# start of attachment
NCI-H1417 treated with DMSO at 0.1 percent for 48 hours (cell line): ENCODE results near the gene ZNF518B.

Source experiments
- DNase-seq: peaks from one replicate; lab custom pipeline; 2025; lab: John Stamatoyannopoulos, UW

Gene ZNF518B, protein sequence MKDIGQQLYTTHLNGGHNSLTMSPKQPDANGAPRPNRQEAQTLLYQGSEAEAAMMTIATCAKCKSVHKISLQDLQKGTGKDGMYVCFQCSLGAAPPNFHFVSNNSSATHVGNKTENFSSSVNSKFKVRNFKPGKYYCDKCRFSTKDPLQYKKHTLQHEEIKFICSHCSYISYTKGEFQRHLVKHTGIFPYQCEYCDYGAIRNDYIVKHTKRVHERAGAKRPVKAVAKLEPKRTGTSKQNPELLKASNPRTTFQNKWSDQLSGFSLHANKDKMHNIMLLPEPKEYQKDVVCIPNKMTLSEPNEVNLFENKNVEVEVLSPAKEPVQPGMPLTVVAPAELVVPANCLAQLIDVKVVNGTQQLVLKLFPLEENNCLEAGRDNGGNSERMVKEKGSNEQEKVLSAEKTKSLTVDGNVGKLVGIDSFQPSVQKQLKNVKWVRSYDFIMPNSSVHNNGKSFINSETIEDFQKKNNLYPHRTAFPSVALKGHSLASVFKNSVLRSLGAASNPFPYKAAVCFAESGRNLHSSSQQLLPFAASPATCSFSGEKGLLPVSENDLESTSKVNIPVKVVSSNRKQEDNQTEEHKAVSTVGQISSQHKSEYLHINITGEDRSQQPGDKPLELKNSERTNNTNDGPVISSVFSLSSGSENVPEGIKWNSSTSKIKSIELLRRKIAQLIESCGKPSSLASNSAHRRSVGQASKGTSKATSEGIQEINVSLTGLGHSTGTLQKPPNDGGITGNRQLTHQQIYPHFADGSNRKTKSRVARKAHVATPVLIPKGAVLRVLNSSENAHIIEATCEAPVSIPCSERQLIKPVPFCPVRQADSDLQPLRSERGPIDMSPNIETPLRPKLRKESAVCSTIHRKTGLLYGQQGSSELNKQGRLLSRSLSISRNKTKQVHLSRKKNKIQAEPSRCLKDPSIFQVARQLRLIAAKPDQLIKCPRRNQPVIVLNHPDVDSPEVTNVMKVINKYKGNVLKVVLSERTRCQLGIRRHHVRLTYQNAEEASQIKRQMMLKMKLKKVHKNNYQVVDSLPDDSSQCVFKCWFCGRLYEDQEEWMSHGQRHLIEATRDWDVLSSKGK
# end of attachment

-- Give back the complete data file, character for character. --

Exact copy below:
NCI-H1417 treated with DMSO at 0.1 percent for 48 hours (cell line): ENCODE results near the gene ZNF518B.

Source experiments
- DNase-seq: peaks from one replicate; lab custom pipeline; 2025; lab: John Stamatoyannopoulos, UW

Gene ZNF518B, protein sequence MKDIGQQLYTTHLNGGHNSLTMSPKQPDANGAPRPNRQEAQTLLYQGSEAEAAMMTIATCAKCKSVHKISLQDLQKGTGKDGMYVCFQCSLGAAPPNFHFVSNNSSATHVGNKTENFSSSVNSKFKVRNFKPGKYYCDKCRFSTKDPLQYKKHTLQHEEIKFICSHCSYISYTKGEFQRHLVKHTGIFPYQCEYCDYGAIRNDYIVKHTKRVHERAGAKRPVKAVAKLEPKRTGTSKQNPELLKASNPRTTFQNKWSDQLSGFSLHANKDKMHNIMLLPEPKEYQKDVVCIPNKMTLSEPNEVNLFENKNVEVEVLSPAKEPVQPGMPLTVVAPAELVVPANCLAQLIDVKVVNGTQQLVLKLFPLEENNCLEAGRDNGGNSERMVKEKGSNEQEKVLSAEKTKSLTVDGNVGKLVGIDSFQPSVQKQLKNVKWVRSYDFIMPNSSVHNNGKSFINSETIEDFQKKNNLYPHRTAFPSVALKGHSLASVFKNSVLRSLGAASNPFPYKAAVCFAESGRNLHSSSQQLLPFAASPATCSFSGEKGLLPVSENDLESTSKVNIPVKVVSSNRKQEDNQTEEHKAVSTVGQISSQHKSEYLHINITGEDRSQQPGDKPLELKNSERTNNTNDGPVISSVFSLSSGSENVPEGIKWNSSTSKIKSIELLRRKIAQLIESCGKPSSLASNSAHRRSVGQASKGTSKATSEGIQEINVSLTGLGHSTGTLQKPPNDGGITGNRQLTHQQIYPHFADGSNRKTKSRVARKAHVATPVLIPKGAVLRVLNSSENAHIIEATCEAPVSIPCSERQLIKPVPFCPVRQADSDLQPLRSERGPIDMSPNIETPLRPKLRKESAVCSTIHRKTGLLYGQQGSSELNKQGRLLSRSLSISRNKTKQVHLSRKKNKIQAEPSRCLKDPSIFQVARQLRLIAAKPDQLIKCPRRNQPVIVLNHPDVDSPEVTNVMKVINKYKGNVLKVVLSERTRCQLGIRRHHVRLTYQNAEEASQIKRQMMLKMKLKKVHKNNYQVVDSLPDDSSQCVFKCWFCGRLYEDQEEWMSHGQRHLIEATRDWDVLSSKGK